Fig.1 shows profiles obtained for the SN full power H-mode scenario with 32 MW ECRH, 15 MW NBI and 3 MW ICRH using QuaLiKiz for turbulent transport, which is mainly driven by ion-scale ITG/TEM. The strong central ECRH peaks Te far above Ti in the central part. Ions are rather stiff and Ti stays below Te also in most of the outer region, in spite of a large amount of thermal exchange power from electrons to ions. The ne profile is moderately peaked. A peaked rotation profile with central value of 50 krad/s does not provide a significant ExB stabilisation of the ion heat transport. Global plasma parameters are βN=1.6, τE=0.28s, total DD neutron rate~1.4 1017 s-1 (30% thermal). Total radiation is 15 MW. Both Ar and W show peaked profiles, with hints of W central accumulation, however a better treatment of W neoclassical transport using NEO [18] is in plan to check this prediction. In this simulation MHD has not been included, but some considerations on MHD stability will be discussed. Similar simulations for the half-power DAY1 heating configuration yield very similar profiles and double confinement time, which is also an indication of the high stiffness. Simulations with TGLF are being finalised with the latest release of the model [19], and differences between the predictions by the two models will be assessed against gyrokinetic simulations using GENE [20].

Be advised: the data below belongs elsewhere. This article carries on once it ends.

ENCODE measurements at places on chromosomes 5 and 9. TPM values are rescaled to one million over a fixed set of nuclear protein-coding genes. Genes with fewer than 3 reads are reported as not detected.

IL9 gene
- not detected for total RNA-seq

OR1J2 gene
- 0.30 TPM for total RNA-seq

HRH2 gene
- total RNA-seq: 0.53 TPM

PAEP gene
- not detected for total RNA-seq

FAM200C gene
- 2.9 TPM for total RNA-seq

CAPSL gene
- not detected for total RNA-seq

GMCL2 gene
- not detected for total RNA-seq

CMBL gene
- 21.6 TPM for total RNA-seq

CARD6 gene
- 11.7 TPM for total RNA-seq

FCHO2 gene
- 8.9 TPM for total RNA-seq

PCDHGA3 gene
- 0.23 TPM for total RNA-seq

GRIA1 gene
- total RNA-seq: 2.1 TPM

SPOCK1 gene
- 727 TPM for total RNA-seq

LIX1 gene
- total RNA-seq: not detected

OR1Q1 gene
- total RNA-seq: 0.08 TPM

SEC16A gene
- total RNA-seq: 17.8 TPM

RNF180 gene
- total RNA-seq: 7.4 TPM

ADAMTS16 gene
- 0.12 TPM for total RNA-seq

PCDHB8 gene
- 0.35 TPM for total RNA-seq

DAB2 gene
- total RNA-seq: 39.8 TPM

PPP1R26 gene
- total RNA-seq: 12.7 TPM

JINTRAC simulation of DTT full power SN scenario using the QuaLiKiz transport model: a) Te, Ti, ne, nD profiles; b) Zeff, angular frequency, DD neutron profiles; c) electron and ion power dep-osition, without and with thermal exchange